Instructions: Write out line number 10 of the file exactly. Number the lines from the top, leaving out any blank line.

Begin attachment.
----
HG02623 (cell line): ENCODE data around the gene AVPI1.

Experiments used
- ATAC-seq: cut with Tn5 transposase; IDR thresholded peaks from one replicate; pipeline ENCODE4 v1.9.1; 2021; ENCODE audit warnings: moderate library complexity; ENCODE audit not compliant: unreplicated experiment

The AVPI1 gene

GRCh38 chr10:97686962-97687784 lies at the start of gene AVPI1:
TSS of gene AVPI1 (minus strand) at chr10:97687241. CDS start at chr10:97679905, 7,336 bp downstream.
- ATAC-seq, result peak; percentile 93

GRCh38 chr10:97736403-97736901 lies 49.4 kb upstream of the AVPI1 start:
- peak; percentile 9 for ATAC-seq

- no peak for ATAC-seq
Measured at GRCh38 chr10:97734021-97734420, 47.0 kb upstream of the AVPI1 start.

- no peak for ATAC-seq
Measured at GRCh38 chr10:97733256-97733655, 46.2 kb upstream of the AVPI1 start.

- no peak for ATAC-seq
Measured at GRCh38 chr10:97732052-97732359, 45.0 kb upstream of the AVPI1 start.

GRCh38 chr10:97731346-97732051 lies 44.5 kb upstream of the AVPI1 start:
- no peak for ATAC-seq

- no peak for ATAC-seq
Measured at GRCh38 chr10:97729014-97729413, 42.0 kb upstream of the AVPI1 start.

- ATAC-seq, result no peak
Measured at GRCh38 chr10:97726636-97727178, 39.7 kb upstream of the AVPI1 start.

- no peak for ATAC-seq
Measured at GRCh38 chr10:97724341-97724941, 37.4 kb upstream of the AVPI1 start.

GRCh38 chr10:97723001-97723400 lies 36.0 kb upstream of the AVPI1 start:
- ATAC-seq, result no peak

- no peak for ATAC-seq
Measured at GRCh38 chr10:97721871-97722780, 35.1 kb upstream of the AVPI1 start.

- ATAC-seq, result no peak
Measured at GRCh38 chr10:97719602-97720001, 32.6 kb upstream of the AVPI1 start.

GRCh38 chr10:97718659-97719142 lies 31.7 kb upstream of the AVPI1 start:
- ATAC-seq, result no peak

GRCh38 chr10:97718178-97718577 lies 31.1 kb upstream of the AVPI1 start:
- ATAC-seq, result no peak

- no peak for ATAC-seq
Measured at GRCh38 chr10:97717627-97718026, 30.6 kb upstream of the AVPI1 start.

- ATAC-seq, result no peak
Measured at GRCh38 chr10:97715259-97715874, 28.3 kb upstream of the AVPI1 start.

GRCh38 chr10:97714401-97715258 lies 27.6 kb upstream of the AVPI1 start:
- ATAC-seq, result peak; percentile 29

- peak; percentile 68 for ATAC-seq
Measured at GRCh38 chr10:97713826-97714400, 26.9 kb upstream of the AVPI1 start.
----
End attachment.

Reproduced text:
- no peak for ATAC-seq